Eusebism and the Unified Theory of Rights


In ancient Greece was coined the term εὐσέβεια to define a sense of respect of exceptional magnitude, as the two terms used implied "ευ" (good) and "σέβομαι" (to respect, revere). We live in what Bobbio described as “the age of rights” and new rights are raising everywhere, as well as the proposals to recognize new subjects of rights (e.g. nonhuman animals), but are there really so many different rights? Is it possible to identify just one common principle, of which all those “rights” are mere specifications? Eusebism is intended to reunite any relationships, and to show how different proposals are simply shifting the discrimination’s paradigm (e.g.: from humans to nonhumans), not even trying to remove it at all, due to a misconception at the basis. The Eusebism’s unifying element is absolute and unconditional respect for everything that exist and that, since strictly connected (humans, nonhumans, the environment), may not be artificially divided, just to consider as “good” the predominance of one over another. Humanism, animal rights, environmentalism represent philosophical currents that, even if useful and innovative, still remain confined within objective limitations, since all consider just one element. Eusebism incorporates all those perspectives, assimilating them inside a general comprehensive theory that, recognizing and valorizing differences and diversities, rejects any discriminations. Eusebism’s perspective inversion is explained by the question: “Why should I deny respect?”, in contrast to classical approach that, beginning from preconceived thesis, researches proves and demonstrations to recognize rights and respect.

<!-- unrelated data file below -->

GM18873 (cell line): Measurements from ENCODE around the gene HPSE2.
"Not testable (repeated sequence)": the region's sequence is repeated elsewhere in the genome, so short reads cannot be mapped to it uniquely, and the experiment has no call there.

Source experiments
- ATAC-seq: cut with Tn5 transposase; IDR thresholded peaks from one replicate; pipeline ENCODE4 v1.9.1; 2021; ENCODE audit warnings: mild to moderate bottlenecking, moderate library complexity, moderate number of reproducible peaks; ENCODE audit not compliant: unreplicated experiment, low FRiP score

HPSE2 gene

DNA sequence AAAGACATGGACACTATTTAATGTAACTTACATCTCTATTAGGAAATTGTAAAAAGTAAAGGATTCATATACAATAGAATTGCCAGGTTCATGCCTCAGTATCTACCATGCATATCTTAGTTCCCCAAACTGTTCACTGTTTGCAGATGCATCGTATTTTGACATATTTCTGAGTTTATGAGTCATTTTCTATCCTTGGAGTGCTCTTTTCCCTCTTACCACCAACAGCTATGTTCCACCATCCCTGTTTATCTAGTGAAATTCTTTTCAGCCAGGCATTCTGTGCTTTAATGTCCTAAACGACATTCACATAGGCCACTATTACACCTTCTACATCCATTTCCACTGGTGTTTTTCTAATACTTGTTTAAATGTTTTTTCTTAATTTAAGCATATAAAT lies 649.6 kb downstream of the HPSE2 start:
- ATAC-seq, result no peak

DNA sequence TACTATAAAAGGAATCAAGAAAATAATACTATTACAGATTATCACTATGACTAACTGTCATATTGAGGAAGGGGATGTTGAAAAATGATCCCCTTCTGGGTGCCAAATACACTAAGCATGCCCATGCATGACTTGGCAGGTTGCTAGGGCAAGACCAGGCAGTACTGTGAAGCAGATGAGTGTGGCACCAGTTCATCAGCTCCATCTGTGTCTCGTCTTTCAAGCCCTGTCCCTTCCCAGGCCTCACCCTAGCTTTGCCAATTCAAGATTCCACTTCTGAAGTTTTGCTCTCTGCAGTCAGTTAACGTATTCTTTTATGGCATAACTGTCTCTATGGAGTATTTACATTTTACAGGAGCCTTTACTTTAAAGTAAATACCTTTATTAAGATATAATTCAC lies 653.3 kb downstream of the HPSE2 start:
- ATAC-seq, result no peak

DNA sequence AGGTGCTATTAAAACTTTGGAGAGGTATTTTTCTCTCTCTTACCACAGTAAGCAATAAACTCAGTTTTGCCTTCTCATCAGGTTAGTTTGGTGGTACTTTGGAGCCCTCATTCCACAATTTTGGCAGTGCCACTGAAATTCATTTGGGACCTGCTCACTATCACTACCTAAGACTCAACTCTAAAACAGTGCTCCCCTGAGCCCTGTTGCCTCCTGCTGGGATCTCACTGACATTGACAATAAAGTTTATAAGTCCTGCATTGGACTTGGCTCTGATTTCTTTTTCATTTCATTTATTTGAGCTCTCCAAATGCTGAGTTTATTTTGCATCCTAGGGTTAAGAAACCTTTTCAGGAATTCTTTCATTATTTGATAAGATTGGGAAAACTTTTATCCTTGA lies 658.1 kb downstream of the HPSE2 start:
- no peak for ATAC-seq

Author Information
Carlo Prisco, University of Milan, Italy

Paper Information
Conference: ECERP2016
Stream: Ethics - Ethics, Law, and Justice

This paper is part of the ECERP2016 Conference Proceedings (View)
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Posted by James Alexander Gordon